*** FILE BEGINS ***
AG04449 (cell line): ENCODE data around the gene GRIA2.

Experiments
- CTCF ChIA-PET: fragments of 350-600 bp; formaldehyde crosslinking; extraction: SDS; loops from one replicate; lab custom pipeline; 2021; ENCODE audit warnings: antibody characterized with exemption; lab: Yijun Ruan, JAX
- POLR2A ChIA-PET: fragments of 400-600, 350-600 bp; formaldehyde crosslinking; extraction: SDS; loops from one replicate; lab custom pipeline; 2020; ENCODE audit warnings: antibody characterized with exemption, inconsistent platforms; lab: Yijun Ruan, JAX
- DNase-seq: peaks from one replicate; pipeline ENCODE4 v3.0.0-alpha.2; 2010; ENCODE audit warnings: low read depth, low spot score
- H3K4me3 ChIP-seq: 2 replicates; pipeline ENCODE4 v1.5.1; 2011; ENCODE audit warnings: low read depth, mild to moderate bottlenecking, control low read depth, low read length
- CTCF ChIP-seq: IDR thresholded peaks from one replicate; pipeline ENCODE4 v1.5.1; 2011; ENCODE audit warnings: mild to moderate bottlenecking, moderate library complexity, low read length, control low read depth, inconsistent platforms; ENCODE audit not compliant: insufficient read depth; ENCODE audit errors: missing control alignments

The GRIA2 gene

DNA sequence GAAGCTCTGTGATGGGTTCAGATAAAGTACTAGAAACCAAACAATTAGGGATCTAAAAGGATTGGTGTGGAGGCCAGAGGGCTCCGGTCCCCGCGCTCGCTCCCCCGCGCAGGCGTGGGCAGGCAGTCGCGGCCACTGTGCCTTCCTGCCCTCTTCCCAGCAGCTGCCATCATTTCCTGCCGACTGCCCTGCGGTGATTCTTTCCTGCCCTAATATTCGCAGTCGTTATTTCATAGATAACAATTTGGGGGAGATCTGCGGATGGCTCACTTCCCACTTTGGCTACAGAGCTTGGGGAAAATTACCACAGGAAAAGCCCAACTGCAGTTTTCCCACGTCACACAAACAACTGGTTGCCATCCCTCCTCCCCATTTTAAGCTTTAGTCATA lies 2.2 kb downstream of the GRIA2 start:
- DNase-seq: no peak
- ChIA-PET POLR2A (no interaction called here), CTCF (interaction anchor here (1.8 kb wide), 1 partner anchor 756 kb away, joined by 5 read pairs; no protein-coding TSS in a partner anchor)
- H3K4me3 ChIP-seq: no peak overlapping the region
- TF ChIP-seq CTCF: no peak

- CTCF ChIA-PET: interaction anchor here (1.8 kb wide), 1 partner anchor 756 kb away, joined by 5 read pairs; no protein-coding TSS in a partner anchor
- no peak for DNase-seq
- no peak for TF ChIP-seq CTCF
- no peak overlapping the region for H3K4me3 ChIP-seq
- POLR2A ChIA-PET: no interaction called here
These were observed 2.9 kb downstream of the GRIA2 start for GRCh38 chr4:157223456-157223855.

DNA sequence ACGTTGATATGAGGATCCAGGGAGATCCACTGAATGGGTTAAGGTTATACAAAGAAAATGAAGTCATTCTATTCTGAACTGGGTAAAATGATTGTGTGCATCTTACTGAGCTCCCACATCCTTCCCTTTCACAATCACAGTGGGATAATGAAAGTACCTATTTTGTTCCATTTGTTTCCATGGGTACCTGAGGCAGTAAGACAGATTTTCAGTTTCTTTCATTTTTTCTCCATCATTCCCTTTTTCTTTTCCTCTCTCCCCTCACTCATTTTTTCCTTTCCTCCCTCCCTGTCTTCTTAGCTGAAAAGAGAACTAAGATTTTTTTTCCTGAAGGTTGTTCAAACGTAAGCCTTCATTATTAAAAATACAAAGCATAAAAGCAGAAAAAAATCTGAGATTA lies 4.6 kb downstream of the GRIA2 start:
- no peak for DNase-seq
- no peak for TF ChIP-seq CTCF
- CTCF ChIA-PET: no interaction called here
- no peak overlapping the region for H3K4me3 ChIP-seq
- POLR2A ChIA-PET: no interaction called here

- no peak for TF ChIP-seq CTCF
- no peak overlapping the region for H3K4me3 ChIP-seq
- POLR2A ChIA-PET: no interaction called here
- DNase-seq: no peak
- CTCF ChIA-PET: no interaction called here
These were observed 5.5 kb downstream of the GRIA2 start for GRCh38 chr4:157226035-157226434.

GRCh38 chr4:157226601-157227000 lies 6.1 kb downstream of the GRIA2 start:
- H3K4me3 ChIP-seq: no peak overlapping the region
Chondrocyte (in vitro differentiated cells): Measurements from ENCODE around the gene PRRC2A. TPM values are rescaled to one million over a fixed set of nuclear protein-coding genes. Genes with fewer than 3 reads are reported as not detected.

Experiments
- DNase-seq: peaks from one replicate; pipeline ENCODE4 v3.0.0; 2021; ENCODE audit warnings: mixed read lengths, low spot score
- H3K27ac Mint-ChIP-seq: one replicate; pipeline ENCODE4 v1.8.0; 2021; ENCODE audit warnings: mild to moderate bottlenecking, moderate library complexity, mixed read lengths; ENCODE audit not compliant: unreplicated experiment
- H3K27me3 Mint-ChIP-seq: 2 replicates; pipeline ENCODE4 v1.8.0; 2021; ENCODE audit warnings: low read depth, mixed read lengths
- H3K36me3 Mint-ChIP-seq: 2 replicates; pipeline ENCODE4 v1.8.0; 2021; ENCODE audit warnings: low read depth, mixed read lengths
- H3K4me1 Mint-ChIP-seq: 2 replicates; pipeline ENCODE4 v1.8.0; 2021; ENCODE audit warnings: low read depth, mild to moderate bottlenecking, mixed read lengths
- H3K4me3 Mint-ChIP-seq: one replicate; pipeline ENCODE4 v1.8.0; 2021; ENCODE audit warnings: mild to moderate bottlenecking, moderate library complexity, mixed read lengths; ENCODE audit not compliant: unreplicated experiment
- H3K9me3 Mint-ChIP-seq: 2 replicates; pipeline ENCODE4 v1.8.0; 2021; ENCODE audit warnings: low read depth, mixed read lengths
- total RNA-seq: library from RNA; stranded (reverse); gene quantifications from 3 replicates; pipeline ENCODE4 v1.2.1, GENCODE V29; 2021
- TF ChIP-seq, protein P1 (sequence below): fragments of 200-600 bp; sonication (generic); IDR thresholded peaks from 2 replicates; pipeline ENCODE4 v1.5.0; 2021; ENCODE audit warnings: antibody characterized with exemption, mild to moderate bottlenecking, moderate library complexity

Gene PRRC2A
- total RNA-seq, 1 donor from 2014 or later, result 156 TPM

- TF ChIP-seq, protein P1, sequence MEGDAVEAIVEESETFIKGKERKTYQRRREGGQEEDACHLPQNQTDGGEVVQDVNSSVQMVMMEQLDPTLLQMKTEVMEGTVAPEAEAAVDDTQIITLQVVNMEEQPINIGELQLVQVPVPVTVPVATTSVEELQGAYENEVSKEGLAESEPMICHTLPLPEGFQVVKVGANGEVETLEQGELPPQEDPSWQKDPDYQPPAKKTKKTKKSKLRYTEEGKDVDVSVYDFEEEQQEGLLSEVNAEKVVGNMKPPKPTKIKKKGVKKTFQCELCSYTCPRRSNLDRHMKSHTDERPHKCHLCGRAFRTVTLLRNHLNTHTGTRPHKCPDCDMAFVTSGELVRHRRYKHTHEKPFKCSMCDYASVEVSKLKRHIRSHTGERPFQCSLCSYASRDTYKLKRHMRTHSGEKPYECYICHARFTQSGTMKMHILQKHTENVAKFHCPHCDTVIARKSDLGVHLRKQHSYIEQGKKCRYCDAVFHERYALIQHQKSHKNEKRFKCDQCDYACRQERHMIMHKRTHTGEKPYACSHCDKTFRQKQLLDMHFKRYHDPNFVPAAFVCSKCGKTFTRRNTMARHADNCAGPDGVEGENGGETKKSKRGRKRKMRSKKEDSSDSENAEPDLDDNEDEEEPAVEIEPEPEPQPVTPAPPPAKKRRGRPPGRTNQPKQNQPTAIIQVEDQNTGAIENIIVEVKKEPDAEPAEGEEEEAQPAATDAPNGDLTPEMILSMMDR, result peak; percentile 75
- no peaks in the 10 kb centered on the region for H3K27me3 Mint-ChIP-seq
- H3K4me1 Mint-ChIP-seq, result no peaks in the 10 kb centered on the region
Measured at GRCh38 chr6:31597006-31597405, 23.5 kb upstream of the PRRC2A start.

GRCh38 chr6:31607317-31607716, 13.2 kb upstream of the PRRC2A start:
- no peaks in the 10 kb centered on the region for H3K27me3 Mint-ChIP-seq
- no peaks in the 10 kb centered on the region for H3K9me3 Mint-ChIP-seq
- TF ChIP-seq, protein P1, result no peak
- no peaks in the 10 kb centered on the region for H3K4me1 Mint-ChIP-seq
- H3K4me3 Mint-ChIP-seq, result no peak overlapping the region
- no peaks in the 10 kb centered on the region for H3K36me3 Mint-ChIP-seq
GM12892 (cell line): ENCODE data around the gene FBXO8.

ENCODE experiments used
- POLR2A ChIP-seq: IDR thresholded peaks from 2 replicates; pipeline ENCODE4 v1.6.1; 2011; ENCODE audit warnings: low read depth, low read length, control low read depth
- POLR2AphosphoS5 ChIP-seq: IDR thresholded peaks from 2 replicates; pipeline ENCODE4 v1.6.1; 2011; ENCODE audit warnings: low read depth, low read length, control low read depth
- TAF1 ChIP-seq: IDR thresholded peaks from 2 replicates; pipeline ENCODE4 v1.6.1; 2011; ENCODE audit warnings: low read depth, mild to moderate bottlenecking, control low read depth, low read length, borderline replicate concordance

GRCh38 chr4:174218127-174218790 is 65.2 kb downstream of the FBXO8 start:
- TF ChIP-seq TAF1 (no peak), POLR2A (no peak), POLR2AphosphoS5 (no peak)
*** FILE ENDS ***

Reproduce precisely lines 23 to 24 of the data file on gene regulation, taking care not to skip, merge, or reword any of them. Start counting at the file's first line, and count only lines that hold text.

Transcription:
- CTCF ChIA-PET: no interaction called here
- no peak overlapping the region for H3K4me3 ChIP-seq